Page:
CHARLES WHITMAN may have been unusual in having a dozen guns at his disposal, but he was by no means unique. Americans have always been a gun-toting people. Guns enabled the first settlers to protect and feed themselves in a hostile land, made later colonists a nation of rifle men capable of winning their freedom in the American Revolution. The West was tamed with guns, and frontier justice became synonymous with them. From the nation's earliest days, the gun has been the delight of collectors and sportsmen. Today, the U.S. has the world's largest civilian cache: some 100 million handguns, rifles and shotguns in private hands. Every year, more than 1,000,000 "dangerous weapons" are sold by mail order in the U.S., and another million or so imported.
Behind those numbers is a remarkable dearth of effective legal controls over the purchase and possession of guns. Federal law curbs a few things, such as traffic in machine guns, sawed-off shotguns and silencers, but the regulation of firearms has been left largely to cities and states, which have built a crazy quilt of laws, few of them stringent. Until New Jersey enacted a new gun statute last week, no state (and only Philadelphia among U.S. cities) required police permits for buying, keeping, or even roaming Main Street with a shotgun or rifle. Only seven states and a handful of municipalities require permits for handguns.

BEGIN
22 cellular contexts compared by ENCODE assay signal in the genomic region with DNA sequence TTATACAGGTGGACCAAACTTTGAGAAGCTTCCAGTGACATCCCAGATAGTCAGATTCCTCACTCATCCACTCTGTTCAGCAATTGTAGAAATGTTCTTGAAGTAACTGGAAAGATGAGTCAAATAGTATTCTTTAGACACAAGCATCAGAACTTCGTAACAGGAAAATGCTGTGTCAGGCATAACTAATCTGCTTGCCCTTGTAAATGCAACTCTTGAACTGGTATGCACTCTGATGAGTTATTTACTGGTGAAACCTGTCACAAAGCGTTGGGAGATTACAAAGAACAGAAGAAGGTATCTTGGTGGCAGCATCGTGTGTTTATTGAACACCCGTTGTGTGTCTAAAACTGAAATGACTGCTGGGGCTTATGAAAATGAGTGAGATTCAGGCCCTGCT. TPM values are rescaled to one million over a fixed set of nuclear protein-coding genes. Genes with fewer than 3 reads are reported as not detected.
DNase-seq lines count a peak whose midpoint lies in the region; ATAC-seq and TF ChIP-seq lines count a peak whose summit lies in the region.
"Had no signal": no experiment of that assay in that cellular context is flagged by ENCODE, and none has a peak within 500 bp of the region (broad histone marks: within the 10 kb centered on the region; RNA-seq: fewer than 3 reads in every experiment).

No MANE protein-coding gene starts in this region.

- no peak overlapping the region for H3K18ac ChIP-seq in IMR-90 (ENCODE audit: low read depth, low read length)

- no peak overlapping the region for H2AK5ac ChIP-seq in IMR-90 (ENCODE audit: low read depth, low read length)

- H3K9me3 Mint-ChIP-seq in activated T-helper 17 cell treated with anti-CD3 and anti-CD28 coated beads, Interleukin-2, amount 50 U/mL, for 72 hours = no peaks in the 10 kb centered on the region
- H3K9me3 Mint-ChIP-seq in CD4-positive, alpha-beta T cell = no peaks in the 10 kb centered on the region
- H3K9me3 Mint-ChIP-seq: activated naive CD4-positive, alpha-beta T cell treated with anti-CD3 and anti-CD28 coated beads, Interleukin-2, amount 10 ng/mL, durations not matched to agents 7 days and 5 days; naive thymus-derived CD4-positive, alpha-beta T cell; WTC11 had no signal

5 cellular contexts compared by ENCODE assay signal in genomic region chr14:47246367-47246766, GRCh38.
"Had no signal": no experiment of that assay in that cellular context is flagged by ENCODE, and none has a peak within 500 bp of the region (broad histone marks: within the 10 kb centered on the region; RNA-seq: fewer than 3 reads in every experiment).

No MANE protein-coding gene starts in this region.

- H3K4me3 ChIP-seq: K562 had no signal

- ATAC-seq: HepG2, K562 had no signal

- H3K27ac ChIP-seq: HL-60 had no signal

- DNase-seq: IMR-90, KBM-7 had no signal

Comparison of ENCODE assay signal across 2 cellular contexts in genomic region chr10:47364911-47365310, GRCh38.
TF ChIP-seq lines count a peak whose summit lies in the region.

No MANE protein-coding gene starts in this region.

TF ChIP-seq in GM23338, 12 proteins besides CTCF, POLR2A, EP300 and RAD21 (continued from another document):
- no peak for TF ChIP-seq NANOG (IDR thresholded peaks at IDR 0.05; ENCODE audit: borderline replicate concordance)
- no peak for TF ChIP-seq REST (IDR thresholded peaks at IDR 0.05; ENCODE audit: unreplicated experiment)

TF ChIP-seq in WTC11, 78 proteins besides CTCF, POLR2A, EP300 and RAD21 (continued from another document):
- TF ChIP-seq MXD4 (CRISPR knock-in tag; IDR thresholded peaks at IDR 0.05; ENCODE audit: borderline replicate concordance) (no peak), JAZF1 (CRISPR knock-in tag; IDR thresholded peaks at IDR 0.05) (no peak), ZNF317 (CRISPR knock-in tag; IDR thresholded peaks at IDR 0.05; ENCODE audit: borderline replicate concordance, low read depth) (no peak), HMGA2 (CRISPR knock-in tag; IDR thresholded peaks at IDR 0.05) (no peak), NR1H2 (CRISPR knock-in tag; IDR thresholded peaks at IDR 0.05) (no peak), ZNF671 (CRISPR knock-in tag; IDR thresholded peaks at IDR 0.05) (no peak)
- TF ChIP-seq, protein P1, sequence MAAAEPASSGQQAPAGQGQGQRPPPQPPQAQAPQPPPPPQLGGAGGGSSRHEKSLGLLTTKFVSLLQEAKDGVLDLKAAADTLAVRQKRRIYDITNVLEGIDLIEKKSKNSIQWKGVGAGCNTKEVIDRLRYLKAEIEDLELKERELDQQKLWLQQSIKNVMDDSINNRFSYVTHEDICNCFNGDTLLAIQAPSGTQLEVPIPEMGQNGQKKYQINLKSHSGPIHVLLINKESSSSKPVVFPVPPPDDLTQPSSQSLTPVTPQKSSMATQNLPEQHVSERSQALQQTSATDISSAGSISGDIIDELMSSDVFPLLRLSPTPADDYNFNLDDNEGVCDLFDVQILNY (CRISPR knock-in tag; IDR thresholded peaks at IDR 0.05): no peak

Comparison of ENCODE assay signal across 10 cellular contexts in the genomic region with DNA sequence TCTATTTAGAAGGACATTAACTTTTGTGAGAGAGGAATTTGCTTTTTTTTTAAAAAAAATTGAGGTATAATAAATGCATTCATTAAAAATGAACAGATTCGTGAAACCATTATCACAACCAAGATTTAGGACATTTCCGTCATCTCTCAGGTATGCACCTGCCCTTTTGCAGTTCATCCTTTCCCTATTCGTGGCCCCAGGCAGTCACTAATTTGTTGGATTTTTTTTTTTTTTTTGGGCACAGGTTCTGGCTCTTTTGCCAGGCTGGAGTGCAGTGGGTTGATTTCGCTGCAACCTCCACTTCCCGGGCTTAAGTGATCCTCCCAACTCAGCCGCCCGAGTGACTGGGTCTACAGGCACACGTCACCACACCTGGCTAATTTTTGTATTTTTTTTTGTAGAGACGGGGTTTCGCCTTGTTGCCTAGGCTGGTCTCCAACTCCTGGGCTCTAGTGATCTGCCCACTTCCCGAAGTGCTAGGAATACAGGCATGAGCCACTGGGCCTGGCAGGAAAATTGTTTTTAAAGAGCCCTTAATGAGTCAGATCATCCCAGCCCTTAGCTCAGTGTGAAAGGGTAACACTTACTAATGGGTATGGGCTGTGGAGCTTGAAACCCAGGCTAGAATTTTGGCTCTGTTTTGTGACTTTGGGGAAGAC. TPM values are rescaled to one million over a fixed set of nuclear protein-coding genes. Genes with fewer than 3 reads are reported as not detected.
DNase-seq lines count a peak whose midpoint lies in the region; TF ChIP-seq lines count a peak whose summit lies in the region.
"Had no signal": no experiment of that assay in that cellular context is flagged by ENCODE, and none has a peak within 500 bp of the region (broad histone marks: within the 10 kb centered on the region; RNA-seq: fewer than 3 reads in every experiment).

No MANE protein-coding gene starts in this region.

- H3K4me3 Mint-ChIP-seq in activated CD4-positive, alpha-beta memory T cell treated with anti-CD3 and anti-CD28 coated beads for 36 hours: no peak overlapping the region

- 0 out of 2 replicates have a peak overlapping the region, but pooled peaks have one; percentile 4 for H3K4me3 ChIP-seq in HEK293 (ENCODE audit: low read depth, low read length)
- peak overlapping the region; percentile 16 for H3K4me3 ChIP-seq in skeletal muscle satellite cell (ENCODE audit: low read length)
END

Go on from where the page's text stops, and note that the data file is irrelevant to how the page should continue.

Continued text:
Such leniency shows up in crime statistics. The FBI reports that 57% of the 9,850 homicides in the U.S. last year were committed with firearms, and that all but one of the 53 police officers killed on duty were gunshot victims. In Dallas, where firearm regulations are practically nonexistent (as throughout all of Texas), 72% of all homicides were committed with guns v. 25% in New York City, where the state's tough 55-year-old Sullivan Law requires police permits for the mere possession of handguns. Says J. Edgar Hoover: "Those who claim that the availability of firearms is not a factor in murders in this country are not facing reality."
Most foreign countries have much stricter controls than the U.S., and some virtually outlaw guns. Given the American passion for guns, however, it would be unthinkable to ban firearm sales outright in the U.S., an action that would eliminate such legitimate uses as hunting, target shooting and, in some cases anyway, self-defense. But the Justice Department, bar associations and most U.S. police officials feel that much tighter gun controls are called for.
The Austin slaughter breathed new life into a bill now before Congress, sponsored by Connecticut's Senator Thomas Dodd, which would 1) severely limit interstate mail-order handgun shipments; 2) limit the inflow of military-surplus firearms from abroad; 3) ban over-the-counter handgun sales to out-of-state buyers and anybody under 21; and 4) prohibit longarm sales to persons under 18. Invoking the "shocking tragedy" in Austin, President Johnson urged speedy passage "to help prevent the wrong persons from obtaining firearms." Of course, recognizing the "wrong person" is not always possible; Whitman would probably have qualified for his guns even under strict controls.